Improvisation and syllabi

I had a bunch of reading schedule posts queued up to run this week, but Canelli launched some sort of challenge the other day, and now I’m obliged to respond.  Also, this…post…yesterday.  So the reading schedules (Mason & Dixon, Don Quixote, and an extra surprise entry) have been pushed back a day.

With that aside, I’ve got to ask Canelli real quick: if we weren’t already doing “improvisation” on this blog, then what were those other 650 posts we’ve done all about?  How is what we’re doing now any more improvisational than then?

Okay, next: Christy Wampole’s op-ed, My Syllabus, My Self.  Interesting read.  I don’t agree with her thesis that “something unusual has happened…in recent months: The syllabus…has become a highly charged politicized space.”  The syllabus has always been a politicized space–(at least as far back as the mid 90s when I started college and took an array of religious studies, philosophy, and English courses my first year.)  But that’s really just quibbling.  The rest of the op-ed seems fine.

So what about me putting together a syllabus for my ideal course?  Well, I’ve already got extensive practice making online syllabi for topics I love: see PHY-1000 (fall 2012) and PHY-1050 (spring 2013) at High Point University.  If you want to learn a little bit about our universe, might I recommend those two sites?  (I’ve also got syllabi for high school physics, high school chemistry, and freshman university physics lying around somewhere.  I’m also willing to share my lecture notes–which are prodigious–if anybody is interested.)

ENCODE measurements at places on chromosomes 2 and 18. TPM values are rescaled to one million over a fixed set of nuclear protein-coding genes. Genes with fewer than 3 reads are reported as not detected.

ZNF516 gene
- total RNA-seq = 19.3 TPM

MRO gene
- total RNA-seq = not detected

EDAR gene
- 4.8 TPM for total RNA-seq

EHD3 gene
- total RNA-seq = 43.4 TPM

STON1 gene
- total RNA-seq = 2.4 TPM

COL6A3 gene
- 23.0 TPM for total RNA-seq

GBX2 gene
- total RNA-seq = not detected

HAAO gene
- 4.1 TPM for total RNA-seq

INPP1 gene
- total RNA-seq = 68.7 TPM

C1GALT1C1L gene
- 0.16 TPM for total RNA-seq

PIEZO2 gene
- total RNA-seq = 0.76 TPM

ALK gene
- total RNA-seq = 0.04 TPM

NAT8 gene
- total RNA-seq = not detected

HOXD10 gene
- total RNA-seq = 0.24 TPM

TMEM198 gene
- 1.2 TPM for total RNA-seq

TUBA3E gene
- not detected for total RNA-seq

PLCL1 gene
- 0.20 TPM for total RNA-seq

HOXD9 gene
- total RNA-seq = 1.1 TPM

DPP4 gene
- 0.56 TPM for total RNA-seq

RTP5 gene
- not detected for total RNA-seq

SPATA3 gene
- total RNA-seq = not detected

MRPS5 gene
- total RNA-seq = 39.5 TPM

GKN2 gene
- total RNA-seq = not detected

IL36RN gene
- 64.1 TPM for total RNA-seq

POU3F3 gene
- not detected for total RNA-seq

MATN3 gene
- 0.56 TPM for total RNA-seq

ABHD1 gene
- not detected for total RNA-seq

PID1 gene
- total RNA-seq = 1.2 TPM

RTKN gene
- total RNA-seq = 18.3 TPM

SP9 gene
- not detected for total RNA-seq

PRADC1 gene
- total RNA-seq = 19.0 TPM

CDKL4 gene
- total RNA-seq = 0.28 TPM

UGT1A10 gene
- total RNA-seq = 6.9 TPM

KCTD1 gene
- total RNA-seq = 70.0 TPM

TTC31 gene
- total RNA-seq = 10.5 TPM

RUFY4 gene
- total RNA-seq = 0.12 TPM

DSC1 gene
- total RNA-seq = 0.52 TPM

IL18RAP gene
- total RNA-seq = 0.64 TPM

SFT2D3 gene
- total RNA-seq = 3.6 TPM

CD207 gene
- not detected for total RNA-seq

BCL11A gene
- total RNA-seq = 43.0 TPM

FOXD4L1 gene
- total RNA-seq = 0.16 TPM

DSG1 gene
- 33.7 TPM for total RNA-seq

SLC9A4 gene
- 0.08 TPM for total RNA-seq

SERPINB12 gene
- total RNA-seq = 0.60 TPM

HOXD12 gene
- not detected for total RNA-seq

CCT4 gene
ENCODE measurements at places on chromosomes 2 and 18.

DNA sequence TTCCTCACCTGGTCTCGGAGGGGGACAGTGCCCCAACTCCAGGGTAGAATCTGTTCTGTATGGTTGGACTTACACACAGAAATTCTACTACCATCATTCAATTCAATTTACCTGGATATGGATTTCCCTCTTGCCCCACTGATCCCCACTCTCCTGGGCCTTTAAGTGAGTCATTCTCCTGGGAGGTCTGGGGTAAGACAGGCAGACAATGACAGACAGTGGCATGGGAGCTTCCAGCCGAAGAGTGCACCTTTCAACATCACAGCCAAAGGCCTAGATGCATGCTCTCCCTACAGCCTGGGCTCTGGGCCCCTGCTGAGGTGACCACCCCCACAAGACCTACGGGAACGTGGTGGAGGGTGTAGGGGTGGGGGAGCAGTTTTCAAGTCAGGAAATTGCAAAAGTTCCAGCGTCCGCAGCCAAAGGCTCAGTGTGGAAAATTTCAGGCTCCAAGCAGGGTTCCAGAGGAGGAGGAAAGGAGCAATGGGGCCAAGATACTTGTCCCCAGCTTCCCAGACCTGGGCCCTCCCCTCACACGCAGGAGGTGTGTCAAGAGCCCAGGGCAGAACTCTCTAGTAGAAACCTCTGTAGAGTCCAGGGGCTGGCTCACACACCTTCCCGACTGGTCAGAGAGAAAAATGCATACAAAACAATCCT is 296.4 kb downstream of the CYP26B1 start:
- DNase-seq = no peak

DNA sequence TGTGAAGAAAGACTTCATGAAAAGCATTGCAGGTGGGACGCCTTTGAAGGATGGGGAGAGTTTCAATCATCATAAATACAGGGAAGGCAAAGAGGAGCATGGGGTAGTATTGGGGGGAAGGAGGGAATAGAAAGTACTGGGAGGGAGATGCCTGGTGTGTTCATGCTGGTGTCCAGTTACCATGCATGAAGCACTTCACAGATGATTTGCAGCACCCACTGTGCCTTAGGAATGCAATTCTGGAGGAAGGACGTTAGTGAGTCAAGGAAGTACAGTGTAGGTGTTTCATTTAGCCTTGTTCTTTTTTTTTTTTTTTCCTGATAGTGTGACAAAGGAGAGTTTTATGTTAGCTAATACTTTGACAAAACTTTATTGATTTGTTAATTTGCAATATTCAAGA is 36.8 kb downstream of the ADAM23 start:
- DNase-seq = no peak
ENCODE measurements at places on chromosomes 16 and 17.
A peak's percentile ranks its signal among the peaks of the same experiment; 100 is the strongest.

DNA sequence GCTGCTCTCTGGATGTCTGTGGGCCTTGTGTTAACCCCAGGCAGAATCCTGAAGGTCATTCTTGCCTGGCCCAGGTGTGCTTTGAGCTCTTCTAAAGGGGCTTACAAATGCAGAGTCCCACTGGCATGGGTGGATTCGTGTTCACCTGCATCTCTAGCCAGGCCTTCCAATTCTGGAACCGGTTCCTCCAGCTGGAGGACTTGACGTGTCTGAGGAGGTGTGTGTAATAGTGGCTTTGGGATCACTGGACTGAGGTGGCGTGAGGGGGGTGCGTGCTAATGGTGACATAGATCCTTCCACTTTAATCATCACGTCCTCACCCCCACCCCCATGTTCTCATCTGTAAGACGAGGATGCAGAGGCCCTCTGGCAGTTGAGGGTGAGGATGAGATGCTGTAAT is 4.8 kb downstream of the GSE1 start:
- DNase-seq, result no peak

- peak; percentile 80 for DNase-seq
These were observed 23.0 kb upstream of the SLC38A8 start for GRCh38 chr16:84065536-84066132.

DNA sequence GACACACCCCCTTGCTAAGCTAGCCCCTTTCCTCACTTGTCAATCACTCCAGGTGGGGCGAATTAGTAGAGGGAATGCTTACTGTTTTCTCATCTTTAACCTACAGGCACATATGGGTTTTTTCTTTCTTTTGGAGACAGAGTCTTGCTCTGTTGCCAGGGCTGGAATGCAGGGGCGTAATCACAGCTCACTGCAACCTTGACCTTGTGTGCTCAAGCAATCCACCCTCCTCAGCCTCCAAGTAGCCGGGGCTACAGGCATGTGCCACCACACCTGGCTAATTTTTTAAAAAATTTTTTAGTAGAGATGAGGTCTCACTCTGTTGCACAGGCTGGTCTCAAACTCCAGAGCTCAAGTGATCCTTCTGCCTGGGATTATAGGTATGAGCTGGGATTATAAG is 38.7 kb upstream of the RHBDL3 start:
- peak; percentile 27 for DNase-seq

Just glancing over the pdf versions of those syllabi (for example), I’m struck by how thorough I was.  Seven pages of me laying down all the rules, trying to cover all the potential loopholes, explaining everything in language as clear as day so that none of those freshman could come up to me later and say “I didn’t know we were supposed to….”  Canelli and Amanda know what I’m talking about.  God, what a slog.

Quick note: my high school syllabi always had this Achewood comic included at the end as a way to, in my mind, sort of pump the kids up and get them ready to learn some BOOM! SCIENCE.

Okay, so now I’m improv’ing some rambling.  Amanda wants to see a new syllabus.  Tomorrow.

1 Comment

  1. Luigus

    The only difference is that we’re giving suggestions. Otherwise we were clearly making all this shit up already. With the suggestion, we might explore territory we wouldn’t normally walk into on our own whim. And get terrible, terrible stuff like what I wrote about pizza.

    Reply

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